Granted, a student might bring up being a major. A student might bring anything up. This is why RATE disappoints, though, because there’s no framework, not even that of a specific course, to restrain or guide student comments. “Sarcastic” could well be a different thing in an upper-division than in a lower-division course. But in the personalistic RATE idiom, it’s always a character flaw. Indeed, the purest RATE comments are all about character. Just as the course is without content, the professor is without performative ability. Whether he’s a “nice guy” or she “plays favorites,” it’s as if the student has met the professor a few times at a party, rather than as a member of his or her class for a semester.

RATE comments are particularly striking if we compare those made by the professor’s colleagues as a result of classroom observations. Many departments have evolved extremely detailed checksheets. I have before me one that divides the observation into four categories, including Personal Characteristics (10 items), Interpersonal Relationships (8), Subject Application/Knowledge (8), and Conducting Instruction (36). Why so many in the last category? Because performance matters — which is just what we tell students about examinations: each aims to test not so much an individual’s knowledge as a particular performance of that knowledge.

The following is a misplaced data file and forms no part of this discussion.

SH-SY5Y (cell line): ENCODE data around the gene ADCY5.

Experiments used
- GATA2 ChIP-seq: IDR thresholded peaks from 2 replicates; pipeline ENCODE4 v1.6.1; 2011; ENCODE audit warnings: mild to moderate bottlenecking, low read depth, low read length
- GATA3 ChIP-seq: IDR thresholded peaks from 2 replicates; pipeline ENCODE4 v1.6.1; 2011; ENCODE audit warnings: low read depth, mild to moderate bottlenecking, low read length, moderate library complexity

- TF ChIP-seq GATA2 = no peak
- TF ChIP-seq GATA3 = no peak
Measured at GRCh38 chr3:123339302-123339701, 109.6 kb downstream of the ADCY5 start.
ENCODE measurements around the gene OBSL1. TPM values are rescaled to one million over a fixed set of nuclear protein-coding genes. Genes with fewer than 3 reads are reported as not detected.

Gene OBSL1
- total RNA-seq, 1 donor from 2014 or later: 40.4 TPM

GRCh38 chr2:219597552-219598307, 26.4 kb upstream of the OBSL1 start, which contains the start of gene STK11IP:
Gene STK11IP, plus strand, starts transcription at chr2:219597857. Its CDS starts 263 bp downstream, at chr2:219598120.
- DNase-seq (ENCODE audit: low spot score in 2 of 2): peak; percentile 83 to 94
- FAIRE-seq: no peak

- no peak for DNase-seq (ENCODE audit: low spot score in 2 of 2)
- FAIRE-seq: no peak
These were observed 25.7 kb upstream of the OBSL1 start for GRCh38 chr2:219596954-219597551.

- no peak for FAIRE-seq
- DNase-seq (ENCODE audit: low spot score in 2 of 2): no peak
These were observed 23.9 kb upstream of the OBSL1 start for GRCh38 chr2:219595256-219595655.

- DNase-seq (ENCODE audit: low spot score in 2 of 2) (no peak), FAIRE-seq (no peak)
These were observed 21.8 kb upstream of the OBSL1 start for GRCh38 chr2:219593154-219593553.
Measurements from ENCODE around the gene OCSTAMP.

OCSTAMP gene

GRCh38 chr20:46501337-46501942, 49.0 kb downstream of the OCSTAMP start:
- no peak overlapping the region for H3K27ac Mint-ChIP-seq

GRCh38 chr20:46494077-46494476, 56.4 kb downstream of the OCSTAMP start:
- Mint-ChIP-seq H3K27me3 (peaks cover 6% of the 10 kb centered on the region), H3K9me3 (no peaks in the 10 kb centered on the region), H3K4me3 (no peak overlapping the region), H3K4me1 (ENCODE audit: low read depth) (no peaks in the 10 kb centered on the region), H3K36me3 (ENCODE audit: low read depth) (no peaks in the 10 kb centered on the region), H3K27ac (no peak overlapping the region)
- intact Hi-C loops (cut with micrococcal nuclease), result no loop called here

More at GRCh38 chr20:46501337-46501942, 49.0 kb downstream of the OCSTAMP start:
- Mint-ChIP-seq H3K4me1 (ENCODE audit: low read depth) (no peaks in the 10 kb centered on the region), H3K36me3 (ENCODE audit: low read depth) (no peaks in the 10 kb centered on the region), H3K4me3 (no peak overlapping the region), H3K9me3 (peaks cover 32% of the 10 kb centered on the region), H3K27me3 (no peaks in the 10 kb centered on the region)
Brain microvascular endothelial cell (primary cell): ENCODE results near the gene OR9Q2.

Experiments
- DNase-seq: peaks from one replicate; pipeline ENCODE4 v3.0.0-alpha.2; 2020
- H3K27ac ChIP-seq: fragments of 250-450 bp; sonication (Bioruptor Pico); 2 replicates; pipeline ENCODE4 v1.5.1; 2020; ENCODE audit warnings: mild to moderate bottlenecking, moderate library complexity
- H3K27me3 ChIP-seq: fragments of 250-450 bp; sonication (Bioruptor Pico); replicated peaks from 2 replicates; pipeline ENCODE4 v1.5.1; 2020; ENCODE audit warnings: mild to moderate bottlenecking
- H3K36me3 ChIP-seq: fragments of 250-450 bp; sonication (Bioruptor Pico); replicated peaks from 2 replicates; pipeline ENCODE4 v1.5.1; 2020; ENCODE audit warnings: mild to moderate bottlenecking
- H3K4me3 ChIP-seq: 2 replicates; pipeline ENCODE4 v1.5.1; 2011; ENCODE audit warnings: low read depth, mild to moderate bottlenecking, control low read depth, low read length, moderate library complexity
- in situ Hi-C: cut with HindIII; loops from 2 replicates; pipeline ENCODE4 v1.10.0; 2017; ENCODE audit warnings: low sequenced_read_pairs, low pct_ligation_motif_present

Of course, some items on the checksheet are of dubious value, e.g. “uses a variety of cognitive levels when asking questions.” So it goes in the effort to itemize successful teaching, an attempt lauded by proponents of student evaluations or lamented by critics. The genius of RATE is to bypass the attempt entirely, most notoriously with its “Hotness Total.” Successful teaching? You may be able to improve “helpfulness” or “clarity.” But you can’t very well improve “hotness.” Whether or not you are a successful teacher is not safely distant at RATE from whether or not you are “hot.”

Perhaps it never was. In calling for a temperature check, RATE may merely be directly addressing a question — call it the charisma of an individual professor — that traditional student evaluations avoid. If so, though, they avoid it with good reason: charisma can’t be routinized. When it is, it becomes banal, which is one reason why the critical comments are far livelier than the celebratory ones. RATE winds up testifying to one truism about teaching: It’s a lot easier to say what good teaching isn’t than to say what it is. Why? One reason is, because it’s a lot easier for students who care only about teachers and not about teaching to say so.